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Postby Jacky Kahan » 08/07/04 03:24 PM

Magicam,

I know that lot's of old books have no table of content.. that's why... we create them... so we can make research... there are already about 40 books/boolets that lack a table of content, that was submitted on magicbooks.be

all the best!

Jacky
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Postby Bob Kentner » 08/07/04 09:11 PM

Originally posted by Magicam:
20,000- 25,000 titles - i'm stickin' to it until somebody proves me wrong :D
I'm going to need a bigger room for my library. Not to mention a bigger paycheck to buy it.
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Postby magicam » 08/08/04 01:03 AM

Jacky Kahan wrote: "I know that lot's of old books have no table of content.. that's why... we create them... so we can make research..."

Jacky, I misunderstood that part of your web project, in which case I dare say the ambitiousness of the project surely equals its merits. In all sincerity, power to your project!

But when you wrote that it only takes about 3 minutes to upload 1 table of contents, IMHO, those books lacking a table of contents would surely take much longer to document and upload, no?

The idea of uploading a ToC for a book which does not have a ToC also raises the question of accuracy (the old "garbage in, garbage out" problem that plagues all researchers), and even, perhaps, the subjectivity of the compiler/"uploader." For it seems to me that scanning in and uploading an existing ToC from a book is a far different animal than compiling a ToC from scratch. I believe in a private e-mail you indicated that people would be double and perhaps triple checking the uploaded work? If thats the case, not only does this raise issues of time intensiveness for the quality control folks, but in the case of rare books, it seems to assume that those who are doing the double-checking either own such rare books or have ready access to them. This could be a problem.

I'm not trying to throw cold water on the project - far from it. Rather, because I perceive that you are serious about providing a useful reference tool for researchers and magicians, IMHO I believe these are issues/problems to consider.

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Postby magicam » 08/08/04 01:15 AM

Bob:

If you follow Byron Walker's lead, your home serves as the library - the only places books are not located are the bathrooms (water and steam wreak havoc on books, which is a shame for if there's only one place in a house a book is needed it must be the john!). My guess is that Byron has about 1200-1500 books in his smallish dining room alone. Definitely food for thought... :D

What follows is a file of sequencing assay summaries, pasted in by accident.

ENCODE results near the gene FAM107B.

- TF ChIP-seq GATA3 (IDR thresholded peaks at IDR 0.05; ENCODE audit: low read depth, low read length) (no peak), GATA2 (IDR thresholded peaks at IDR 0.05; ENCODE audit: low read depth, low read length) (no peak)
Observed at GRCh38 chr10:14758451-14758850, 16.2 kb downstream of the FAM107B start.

Or you could do what I'm doing in my modest digs, and that is line up bookcases along all three walls (covering a window), with bookcases in the closet and a center row of back-to-back bookcases - thus creating a cave-like atmosphere. Which is why I give miner's hats to my visitors. :eek:

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Postby Jacky Kahan » 08/08/04 01:31 AM

Clay,

You are right,
But when you wrote that it only takes about 3 minutes to upload 1 table of contents, IMHO, those books lacking a table of contents would surely take much longer to document and upload, no?
Of course, books that have a Toc takes really few minutes.
For instance, I've scanned last week a book with about 10 pages of 'Toc's and it took me less than 10 minutes all in all , scanning , editing and uploading ! (a good OCR package of course)

You are right that it will not take 3 minutes to upload a "created" Toc, but... many booklets or old books have very few chapters...and Titles.. And if it takes time... we will be patient! :)

Now, on the other hand you are also right regarding the "accuracy" of the contents... That's exactly why i chose a Forum based tool, so people can give their comments and correct mistakes...Since the begining of the MagicBooks.be project, i receive at least 2/3 emails per week regarding updates, corrections and so on... So i believe it really works..

at least I hope it will! :)
I'm not trying to throw cold water on the project - far from it
Don't worry, I like constructive critisim !

all the best!

Jacky
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Postby Bill Mullins » 08/09/04 09:12 PM

I'm not a bibliophile in any sense, but it is difficult for me to take something that can be made with a xerox and a stapler in ten minutes and call it a "book".
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Postby magicam » 08/09/04 11:36 PM

Bill:

By your post and in deciding what makes a book a "book," were you referring to how the "book" is made, how long it takes to make it, the quality/worthiness of the text, the length of the text, or some combination of the above?

Your brief comment raises some interesting issues (at least for me), depending on your answer.

I don't want to prejudice your answer (if you have the time to answer), but consider what printers and bookbinders might say about modern electronic printing on offset presses and perfect binding. Would they argue that modern books aren't "books" because it takes a comparative fraction of time to produce them nowadays? Also, many of us might be surprised to hear that the lines between true "printing" and super high quality copying are quite blurred at the moment (and will probably converge in the future), since copiers are so advanced nowadays that it's difficult to tell the difference between a printed book and one produced by a copier - at least for me.

Best wishes, Clay

P.S. If you like books, you qualify as a bibliophile.
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Postby Jacky Kahan » 08/10/04 12:36 AM

Yes indeed! very interesting !

Bill said :
I'm not a bibliophile in any sense, but it is difficult for me to take something that can be made with a xerox and a stapler in ten minutes and call it a "book".
I think that there is a lot of "crap" in many/few (depending on your level of perfection) of lecture notes. But if we want to keep track of references, this is the only way to start, collect all the information available. I agree that a few stapled pages do not make a book... that's why we call it Notes... But some notes have really good, interesting and knowledgable information.

And we did not speak about Ebooks...

At least that's my opinion :)

best,

Jacky
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Postby Ryan Matney » 08/10/04 08:49 PM

I'm more comfortable calling my recent offering a manuscript. Book carries more heft as a term for me.

But still, Fulves and others have offered some great books recently that were printed on a minimal budget.